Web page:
In 2016, you have a chance to glimpse an Orionid meteor between about October 2 to November 7. That’s when Earth is passing through the stream of debris left behind by Comet Halley, the parent comet of the Orionid shower. Like all meteors in annual showers, the Orionids have an expected peak; in 2016, the Orionids are expected to rain down the greatest number of meteors before dawn on October 21, albeit under the light of the waning gibbous moon. How many meteors might you see that night, or in the nights leading up to the shower? Tips on when to watch below.
What are the prospects for this year’s Orionid shower? On a dark, moonless night, at this shower’s peak, 10 to 20 meteors per hour can be seen. In 2016, moonlight obtrudes on the show during the shower’s peak. So you won’t see that many. But at moonless predawns throughout October 2016, you might catch a meteor or two from the Orionid shower.
As is usual for most (but not all) meteor showers, the best time to watch the Orionids is in the dark hours before dawn. And, again, the moon will be shining during these hours on the morning of the shower’s peak, October 21. In fact, full moon comes on the night of October 15. It’ll be a full Hunter’s Moon and also the first of this year’s three full supermoons. In other words, around October 15 and the through this shower’s peak, there will be a bright moon shining in the predawn sky.
So start watching now. You might catch an Orionid meteor or two before the shower’s peak, before dawn, over the coming 10 days or so. How will you know it’s an Orionid? You’ll know because it’ll come from the shower’s radiant point. More about that below.
Where do I look in the sky to see the Orionids? Meteors in annual showers are named for the point in our sky from which they appear to radiate. The radiant point for the Orionids is in the direction of the famous constellation Orion the Hunter, which you’ll find ascending in the east in the hours after midnight. Hence the name Orionids.
You don’t need to know or be staring toward Orion to see the meteors. The meteors often don’t become visible until they are 30 degrees or so from their radiant point – and remember, they are streaking out from the radiant in all directions. They will appear in all parts of the sky.
However, if you do see a meteor – and trace its path backward – you might see that it comes from the Club of Orion. And, if so, that meteor will be an Orionid. This year, in 2016, the waning gibbous moon will be very close to Orion’s Club on the night of the shower’s peak! You might know Orion’s bright, ruddy star Betelgeuse. The radiant is north of Betelgeuse.
So our advice in 2016 is to jump the gun on the peak nights of the shower, and find yourself outside before dawn sometime in the coming couple of weeks. You won’t see a shower of meteors. But you might see a meteor or two in the annual Orionid shower.
Which direction do you look? No particular direction. It’s best to find a wide-open viewing area. Sometimes friends like to watch together, facing different directions. When somebody sees one, they can call out “Meteor!”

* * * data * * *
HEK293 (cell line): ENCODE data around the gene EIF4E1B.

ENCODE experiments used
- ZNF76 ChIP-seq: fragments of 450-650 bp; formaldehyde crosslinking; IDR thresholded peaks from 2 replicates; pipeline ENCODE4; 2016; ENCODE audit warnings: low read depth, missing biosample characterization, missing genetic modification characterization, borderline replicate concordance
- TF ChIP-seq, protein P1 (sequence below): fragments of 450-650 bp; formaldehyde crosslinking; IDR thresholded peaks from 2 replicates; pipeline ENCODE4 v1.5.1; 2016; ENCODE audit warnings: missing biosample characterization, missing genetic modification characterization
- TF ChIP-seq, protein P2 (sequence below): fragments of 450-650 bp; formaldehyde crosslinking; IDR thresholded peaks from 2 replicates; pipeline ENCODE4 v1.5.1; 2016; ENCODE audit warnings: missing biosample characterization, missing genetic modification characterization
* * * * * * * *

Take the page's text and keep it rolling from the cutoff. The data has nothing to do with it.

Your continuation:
How many Orionid meteors will I see? The word shower might give you the idea of a rain shower. But few meteor showers resemble showers of rain. The Orionids are a relatively modest shower, offering about 10 to 20 meteors per hour on a dark, moonless night. In the coming weeks, when we’re nowhere near the peak of the shower, you can count on somewhere from none to a handful after several hours of observing.
Even at their peak, meteor showers are more subtle than rain showers, and the Orionid shower isn’t as rich a meteor shower as, for example, the Perseids in August or the Geminids in December.
But Orionids can be very beautiful meteors. They’re known to be fast and on the faint side, but can sometimes surprise you with an exceptionally bright meteor – one that would be visible, even on a moonlit night – that might break up into fragments.
For me … even one meteor can be a thrill. But you might want to observe for an hour or more, and in that case the trick is to find a place to observe in the country. Bring along a blanket or lawn chair and lie back comfortably while gazing upward.
The Orionid meteors are debris left behind by Comet Halley. The object in the photo above isn’t a meteor. It’s that most famous of all comets – Comet Halley – which last visited Earth in 1986. This comet leaves debris in its wake that strikes Earth’s atmosphere most fully around October 20-22, while Earth intersects the comet’s orbit, as it does every year at this time.
Particles shed by the comet slam into our upper atmosphere, where they vaporize at some 100 kilometers – 60 miles – above the Earth’s surface.
The Orionids are extremely fast meteors, plummeting into the Earth’s atmosphere at about 66 kilometers – 41 miles – per second. Maybe half of the Orionid meteors leave persistent trains – ionized gas trails that last for a few seconds after the meteor itself has gone.
Bottom line: In 2016, the Orionid meteor shower is expected to rain down its greatest number of meteors on the morning of October 21, though under the light of a bright waning gibbous moon. Our advice is to start watching in early October, and settle for a meteor or two glimpsed in a moon-free sky. Who knows? You might see a bright one!
Deborah Byrd created the EarthSky radio series in 1991 and EarthSky.org in 1994. Today, she serves as Editor-in-Chief of this website. She has won a galaxy of awards from the broadcasting and science communities, including having an asteroid named 3505 Byrd in her honor. A science communicator and educator since 1976, Byrd believes in science as a force for good in the world and a vital tool for the 21st century. "Being an EarthSky editor is like hosting a big global party for cool nature-lovers," she says.